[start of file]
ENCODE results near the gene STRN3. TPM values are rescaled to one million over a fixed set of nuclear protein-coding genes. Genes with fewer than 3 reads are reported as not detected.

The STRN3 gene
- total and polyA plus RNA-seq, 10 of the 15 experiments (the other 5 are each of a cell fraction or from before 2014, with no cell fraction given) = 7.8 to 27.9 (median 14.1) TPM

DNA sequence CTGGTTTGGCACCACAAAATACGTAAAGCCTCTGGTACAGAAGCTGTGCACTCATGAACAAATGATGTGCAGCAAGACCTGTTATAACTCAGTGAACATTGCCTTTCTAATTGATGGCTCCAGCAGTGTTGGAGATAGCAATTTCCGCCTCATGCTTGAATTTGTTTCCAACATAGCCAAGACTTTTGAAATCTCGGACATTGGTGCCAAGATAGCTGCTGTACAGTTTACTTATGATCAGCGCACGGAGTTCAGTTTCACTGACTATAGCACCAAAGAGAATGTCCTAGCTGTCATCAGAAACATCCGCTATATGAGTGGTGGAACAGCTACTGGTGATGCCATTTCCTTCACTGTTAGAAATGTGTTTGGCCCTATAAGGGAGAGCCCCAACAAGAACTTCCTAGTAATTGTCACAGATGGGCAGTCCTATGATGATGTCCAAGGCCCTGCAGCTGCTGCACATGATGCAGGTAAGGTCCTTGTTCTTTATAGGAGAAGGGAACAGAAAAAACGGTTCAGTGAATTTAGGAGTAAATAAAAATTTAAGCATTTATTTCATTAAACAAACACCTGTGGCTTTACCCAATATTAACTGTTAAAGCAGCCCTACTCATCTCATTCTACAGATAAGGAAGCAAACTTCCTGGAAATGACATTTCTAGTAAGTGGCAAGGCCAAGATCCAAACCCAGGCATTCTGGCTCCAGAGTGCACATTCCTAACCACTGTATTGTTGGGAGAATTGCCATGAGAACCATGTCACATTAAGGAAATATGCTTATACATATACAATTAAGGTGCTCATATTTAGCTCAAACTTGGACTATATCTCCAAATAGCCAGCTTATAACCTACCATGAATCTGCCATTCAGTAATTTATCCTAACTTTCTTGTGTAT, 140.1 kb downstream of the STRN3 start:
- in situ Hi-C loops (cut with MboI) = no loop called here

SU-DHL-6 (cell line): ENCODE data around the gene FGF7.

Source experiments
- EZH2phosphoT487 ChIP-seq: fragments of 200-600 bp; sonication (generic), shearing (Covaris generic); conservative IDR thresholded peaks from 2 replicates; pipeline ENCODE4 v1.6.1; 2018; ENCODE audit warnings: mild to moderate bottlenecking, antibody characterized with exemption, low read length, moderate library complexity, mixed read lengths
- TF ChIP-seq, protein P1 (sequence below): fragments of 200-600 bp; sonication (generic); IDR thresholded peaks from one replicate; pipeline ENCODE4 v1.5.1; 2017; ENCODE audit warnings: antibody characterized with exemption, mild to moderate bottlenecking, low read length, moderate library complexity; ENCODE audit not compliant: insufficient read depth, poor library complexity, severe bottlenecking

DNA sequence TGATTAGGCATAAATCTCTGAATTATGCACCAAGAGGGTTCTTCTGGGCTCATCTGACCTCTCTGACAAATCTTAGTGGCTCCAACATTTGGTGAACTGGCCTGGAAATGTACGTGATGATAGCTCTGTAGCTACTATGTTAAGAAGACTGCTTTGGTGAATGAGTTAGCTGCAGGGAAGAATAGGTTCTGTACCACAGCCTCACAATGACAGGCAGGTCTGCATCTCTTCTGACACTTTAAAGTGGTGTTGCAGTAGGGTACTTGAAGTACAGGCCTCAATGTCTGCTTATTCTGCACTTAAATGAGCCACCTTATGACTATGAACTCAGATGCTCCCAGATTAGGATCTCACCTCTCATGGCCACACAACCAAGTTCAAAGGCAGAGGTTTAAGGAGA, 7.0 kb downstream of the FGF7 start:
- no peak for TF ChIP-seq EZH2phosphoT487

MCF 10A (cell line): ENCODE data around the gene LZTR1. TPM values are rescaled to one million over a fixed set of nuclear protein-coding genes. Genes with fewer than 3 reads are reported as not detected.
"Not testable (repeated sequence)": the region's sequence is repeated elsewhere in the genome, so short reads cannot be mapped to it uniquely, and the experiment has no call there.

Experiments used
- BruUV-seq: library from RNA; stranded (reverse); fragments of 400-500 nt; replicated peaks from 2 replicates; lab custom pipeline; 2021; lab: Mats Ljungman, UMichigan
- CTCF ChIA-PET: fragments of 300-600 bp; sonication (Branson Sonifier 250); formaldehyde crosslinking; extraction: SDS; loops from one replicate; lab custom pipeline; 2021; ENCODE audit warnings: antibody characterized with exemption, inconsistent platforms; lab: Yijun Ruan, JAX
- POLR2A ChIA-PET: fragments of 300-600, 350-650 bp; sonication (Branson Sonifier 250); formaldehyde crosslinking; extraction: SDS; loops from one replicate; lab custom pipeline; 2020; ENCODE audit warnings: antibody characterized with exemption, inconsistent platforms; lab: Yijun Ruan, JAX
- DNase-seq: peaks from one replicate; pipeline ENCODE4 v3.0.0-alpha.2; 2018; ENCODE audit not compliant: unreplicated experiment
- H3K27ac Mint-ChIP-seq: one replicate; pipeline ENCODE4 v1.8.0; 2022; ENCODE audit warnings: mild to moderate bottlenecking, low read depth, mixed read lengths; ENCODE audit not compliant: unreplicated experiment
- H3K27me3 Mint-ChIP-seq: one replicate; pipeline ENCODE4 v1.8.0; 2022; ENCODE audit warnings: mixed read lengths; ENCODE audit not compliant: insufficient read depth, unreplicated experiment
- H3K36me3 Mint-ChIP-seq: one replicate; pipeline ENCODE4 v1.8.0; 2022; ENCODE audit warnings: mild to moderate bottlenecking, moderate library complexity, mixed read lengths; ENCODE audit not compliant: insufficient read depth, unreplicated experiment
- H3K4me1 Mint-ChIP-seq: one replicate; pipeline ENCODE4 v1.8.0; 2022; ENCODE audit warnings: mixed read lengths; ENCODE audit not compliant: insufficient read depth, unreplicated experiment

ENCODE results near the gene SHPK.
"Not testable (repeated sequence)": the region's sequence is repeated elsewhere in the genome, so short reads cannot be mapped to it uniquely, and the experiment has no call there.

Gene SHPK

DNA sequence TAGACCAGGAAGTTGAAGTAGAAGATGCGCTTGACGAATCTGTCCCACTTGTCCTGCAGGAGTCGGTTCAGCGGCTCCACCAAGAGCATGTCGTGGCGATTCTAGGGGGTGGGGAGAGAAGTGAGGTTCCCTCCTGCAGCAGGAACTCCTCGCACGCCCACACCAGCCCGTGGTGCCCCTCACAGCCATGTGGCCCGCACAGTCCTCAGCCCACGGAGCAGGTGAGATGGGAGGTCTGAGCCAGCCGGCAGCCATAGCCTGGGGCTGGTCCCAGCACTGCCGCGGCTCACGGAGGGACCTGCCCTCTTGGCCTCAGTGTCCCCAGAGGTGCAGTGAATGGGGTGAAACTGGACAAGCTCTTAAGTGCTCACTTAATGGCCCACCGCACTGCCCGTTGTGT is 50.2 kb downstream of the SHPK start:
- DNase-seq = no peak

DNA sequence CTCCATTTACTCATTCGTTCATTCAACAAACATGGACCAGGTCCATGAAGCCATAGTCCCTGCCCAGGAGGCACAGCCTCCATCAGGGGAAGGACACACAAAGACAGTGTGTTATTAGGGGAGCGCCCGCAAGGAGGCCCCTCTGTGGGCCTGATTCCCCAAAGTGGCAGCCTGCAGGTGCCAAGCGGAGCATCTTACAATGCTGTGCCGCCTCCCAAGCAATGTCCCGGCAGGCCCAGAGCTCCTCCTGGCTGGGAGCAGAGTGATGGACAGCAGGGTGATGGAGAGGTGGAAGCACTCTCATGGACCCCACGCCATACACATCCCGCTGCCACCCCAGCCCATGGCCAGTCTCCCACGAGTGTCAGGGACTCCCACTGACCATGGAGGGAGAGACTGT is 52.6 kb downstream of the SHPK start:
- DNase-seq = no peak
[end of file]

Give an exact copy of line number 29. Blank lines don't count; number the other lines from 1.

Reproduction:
- DNase-seq = no peak